At the start of an ocean swim, there is often the challenge of swimming through breaking waves, or breakers. Learning how to read the ocean and time the waves will make it much easier to enter the water safely and effectively.
Types of Breaking Waves
As a wave approaches the shore, it grows in height and steepness as the water gets more shallow, eventually reaching a point where the water isn’t deep enough to support it. At this point, the wave topples, or “breaks,” which results in a breaker.
Different types of breakers are formed according to the angle of the beach they break against. The two main types of breakers we will look at are spilling and plunging breakers.
- Spilling breakers – When the ocean floor has a gradual slope, spilling breakers are formed. Spilling breakers are relatively gentle waves.
- Plunging breakers – A plunging wave occurs when the ocean floor is steep or has a sudden depth change, such as from a reef or sandbar. A plunging wave breaks with more energy than a spilling wave.
Learning How to Time the Waves
Waves travel in groups, and in shallow water these groups are called sets.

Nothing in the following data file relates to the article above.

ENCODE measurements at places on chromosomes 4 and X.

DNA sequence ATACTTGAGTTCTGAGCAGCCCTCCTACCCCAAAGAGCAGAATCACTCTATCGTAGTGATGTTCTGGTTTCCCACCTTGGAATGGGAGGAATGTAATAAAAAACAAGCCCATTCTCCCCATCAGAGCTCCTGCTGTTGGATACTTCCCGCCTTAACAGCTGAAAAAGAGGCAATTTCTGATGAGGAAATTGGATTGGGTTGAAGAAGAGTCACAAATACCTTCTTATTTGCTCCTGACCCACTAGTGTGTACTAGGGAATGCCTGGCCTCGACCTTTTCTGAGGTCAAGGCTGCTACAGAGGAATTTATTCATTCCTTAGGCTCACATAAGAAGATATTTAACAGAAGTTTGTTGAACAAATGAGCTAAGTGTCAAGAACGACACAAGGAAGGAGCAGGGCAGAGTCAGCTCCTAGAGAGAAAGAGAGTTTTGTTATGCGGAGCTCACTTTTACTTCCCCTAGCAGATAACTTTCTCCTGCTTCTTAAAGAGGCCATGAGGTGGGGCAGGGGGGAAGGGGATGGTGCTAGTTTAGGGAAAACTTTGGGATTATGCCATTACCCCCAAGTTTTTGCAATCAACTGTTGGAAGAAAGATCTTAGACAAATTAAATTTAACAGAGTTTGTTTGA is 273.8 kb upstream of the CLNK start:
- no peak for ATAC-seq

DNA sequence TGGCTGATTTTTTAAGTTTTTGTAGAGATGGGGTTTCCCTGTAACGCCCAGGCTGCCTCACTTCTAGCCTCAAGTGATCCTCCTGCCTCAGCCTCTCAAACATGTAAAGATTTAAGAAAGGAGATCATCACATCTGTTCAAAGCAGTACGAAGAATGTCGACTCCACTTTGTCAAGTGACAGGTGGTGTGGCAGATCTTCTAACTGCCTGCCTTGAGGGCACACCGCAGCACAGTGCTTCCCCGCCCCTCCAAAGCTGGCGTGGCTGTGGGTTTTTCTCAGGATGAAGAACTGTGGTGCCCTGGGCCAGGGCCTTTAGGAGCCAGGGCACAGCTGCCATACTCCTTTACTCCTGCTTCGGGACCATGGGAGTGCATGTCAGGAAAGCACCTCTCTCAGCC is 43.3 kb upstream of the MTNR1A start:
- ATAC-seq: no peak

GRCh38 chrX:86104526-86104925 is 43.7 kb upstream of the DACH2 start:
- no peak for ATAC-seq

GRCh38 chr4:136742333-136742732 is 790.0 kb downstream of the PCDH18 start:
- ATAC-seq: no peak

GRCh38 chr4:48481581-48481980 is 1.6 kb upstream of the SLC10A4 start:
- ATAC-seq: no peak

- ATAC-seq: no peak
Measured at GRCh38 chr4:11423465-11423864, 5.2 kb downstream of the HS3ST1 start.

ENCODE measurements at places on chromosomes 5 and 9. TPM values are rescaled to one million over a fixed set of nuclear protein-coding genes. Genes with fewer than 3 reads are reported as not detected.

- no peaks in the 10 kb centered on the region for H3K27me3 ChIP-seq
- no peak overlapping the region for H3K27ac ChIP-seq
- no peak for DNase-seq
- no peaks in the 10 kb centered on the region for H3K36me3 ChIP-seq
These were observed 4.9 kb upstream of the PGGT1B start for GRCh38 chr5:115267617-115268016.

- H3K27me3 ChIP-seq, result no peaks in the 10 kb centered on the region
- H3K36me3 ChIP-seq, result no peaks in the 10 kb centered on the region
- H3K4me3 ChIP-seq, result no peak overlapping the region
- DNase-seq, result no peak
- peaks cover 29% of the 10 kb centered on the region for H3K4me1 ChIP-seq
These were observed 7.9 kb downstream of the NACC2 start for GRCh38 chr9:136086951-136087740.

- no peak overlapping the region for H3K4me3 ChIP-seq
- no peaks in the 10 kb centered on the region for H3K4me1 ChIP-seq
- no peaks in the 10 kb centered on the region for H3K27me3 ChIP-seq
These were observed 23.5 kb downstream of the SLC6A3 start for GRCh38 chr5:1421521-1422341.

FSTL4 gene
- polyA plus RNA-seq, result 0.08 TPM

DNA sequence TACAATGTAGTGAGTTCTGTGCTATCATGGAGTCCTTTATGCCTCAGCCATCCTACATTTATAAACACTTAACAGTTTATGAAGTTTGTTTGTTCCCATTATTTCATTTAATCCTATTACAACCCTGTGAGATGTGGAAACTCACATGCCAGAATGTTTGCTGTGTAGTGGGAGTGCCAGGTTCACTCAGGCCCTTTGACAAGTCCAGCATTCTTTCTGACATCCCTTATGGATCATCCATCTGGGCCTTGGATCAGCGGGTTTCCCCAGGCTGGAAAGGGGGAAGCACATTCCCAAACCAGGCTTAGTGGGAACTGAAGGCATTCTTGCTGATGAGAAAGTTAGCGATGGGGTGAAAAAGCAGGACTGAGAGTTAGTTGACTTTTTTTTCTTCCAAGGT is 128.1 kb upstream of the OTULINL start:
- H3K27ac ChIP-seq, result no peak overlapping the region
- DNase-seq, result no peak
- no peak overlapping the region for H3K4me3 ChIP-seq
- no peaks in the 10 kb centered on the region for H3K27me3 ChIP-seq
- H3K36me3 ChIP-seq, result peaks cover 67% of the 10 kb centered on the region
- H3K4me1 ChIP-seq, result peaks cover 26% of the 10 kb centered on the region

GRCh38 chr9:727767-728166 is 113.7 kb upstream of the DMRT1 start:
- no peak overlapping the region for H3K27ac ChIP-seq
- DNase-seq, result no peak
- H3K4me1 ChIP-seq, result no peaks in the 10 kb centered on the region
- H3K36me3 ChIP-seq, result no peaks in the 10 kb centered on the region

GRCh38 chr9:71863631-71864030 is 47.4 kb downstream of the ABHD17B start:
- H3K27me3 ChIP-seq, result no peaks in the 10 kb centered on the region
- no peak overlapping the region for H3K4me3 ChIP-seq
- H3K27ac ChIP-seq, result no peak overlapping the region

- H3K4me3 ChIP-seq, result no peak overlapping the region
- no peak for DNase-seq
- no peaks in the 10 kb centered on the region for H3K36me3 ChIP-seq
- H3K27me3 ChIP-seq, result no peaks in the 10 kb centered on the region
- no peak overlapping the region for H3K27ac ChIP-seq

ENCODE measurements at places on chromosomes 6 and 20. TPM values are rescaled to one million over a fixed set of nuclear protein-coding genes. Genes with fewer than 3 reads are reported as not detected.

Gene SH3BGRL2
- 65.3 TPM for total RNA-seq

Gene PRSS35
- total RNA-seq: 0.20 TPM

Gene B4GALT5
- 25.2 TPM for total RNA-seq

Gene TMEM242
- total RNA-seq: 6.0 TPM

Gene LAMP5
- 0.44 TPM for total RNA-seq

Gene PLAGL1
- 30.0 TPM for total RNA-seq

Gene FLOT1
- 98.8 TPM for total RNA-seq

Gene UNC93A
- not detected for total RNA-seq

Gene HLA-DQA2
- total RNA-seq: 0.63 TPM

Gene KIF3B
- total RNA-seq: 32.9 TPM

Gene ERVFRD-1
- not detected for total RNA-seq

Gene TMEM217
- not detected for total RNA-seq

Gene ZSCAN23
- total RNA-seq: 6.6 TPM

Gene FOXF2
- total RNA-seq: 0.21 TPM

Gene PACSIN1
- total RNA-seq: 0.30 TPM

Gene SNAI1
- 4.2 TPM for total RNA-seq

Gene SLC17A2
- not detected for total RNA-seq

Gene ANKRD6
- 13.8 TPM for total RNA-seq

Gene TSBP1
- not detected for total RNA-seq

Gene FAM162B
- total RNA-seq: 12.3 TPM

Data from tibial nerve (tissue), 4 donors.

A set generally has 3-8 waves in it, although this can vary up to 20 waves. Sets appear as often as every few minutes to once every 30 minutes or more, depending on how far they have traveled to reach the shore.
Before entering the water, watch the timing of the waves by counting the number of breakers that approach one after the other. Wait for a break between the sets and take the gap!
Top Tips for Swimming Through Breaking Waves
Every once in while, a wave might sneak up on you unexpectedly. In this case, the easiest and safest way to get through the wave is to duck dive underneath it.
Duck diving follows the natural flow of water under the wave, and if done correctly, will pop you out effortlessly on the other side.
To duck dive, follow these steps:
- Just before the wave approaches you, take a deep breath
- Dive under the wave, staying deep if possible (watch out for sand-banks)
- Glide through the water
- Emerge on the other side of the wave
Now that you know how to handle swimming through breaking waves, you can enjoy your open water swim!